Excerpts from recent official statements in which environmental issues are cited in the context of security institutions and national interests, and reviews by experts of new publications.
"Population distortions - in which populations grow too young, or too fast, or too urbanized - make it difficult for prevailing economic and administrative institutions to maintain stable socialization and labor-force absorption," says author Jack A. Goldstone.
Event summaries from meetings sponsored by the Environmental Change and Security Program between June 1999 and May 2000.
To assess the state of public policy education in Latin America, the Wilson Center launched a research project to survey the institutional capacity for graduate level training in public policy in Latin America and the United States. This publication is the result and offers an overview of public policy education in Latin America while providing a groundwork for future efforts to improve its quality in the region.
Excerpts from recent official statements that prominently cite environment, population, health, and human security issues in the context of national and security interests.
This chapter identifies ten methodological, analytical, and substantive opportunities for future research, and five areas in which focused analysis could bolster policymaking.
As interest in the relationship between global population growth and climate change grows, Suzanne Petroni calls for "a thoughtful and deliberative dialogue around voluntary family planning's contribution to mitigating climate change."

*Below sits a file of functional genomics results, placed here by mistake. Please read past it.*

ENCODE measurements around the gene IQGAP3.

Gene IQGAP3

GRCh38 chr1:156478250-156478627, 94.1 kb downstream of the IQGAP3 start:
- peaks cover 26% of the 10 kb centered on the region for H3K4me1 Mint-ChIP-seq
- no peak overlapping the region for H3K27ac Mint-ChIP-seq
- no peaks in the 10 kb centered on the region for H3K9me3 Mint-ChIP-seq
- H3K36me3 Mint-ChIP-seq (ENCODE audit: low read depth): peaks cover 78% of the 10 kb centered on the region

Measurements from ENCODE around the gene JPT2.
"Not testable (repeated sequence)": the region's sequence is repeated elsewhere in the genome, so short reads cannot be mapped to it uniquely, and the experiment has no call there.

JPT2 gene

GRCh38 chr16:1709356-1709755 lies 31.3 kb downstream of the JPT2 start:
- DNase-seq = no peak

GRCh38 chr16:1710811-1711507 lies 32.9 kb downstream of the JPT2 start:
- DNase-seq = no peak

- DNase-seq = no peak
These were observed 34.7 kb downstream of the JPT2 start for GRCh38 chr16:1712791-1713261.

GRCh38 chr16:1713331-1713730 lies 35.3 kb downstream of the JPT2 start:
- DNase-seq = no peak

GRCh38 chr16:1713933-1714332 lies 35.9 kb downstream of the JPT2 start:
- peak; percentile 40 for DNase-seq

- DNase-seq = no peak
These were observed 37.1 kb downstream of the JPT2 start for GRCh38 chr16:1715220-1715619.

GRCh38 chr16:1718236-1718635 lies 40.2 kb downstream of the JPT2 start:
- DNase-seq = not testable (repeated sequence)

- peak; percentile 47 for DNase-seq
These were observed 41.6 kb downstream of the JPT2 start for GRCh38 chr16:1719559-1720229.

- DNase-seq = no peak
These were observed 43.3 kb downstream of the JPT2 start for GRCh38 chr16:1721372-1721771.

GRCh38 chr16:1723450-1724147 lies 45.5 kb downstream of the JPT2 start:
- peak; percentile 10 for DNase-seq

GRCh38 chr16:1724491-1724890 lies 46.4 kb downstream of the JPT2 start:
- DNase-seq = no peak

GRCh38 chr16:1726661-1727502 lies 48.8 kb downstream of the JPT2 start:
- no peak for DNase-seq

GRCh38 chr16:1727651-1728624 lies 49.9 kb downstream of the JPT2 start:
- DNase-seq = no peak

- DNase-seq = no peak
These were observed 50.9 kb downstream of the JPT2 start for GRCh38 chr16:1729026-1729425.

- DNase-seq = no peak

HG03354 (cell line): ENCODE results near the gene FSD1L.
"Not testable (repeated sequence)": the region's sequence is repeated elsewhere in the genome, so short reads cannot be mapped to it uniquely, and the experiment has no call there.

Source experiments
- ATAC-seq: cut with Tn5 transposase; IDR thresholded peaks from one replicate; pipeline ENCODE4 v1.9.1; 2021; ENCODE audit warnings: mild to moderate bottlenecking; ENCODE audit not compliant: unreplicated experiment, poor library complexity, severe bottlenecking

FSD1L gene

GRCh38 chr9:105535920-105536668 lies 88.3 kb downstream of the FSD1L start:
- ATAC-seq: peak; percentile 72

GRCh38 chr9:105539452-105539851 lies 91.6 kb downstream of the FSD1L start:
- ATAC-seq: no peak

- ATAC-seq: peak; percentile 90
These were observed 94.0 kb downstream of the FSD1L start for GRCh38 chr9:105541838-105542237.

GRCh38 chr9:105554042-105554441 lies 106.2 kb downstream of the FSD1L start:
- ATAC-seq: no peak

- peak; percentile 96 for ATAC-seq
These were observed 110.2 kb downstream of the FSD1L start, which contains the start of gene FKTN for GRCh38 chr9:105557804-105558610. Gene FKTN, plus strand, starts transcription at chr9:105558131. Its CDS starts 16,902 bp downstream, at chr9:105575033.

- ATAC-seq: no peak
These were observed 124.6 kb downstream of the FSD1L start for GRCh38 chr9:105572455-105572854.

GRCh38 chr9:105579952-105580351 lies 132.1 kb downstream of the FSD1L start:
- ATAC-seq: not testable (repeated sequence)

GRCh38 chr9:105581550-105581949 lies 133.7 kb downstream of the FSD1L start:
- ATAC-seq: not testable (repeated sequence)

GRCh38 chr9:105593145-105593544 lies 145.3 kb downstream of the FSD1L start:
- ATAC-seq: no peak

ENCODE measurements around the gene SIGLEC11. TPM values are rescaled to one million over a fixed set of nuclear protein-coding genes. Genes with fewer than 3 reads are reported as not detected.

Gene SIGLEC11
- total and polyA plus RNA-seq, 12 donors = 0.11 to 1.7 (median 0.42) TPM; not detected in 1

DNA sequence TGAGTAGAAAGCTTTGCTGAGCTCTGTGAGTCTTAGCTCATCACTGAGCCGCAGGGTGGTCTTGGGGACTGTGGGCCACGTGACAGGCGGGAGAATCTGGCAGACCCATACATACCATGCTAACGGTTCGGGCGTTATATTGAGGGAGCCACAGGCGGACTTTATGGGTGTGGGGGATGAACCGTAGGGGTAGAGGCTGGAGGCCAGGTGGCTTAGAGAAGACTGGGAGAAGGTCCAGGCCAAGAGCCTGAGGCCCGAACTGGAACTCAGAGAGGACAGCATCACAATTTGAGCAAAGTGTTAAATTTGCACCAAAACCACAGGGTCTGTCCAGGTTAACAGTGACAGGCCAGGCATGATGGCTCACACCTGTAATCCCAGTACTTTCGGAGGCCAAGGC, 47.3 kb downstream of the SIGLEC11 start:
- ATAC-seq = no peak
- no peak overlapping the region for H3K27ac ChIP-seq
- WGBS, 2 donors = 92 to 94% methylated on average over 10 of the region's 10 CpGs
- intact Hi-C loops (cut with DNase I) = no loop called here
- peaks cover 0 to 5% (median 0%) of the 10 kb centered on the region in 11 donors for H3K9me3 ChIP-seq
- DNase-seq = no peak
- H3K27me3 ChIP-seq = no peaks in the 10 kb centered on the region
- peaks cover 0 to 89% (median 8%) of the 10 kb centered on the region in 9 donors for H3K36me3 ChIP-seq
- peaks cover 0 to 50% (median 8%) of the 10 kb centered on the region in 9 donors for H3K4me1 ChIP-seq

Environmental pathways to peace can emerge at the unlikeliest of times—even during conflict, when managing shared environmental resources can be an important lifeline connecting combatants cut off from other avenues for dialogue, writes Environmental Change and Security Program Director Geoff Dabelko.
The extraordinary census of the summer of 1994 provides an opportunity to view both the complexity of the Macedonian scene, of which the Albanians are a part, and the role of European mediation more broadly. The 1994 Macedonian census raises fundamental issues of which the more recent conflicts such as those over education and language use at the federal level are continuations. It is also worthy of a more detailed account as a historical moment around which national and international tensions crystallized. As this paper finds, regardless of what the future holds for Macedonia, the 1994 census is one of the key links in the chain of events leading to that future.
This article considers issues pertaining to the linkages between rural populations, migration from and to rural areas, and the environment, focusing on developing countries in the latter part of the 20th century.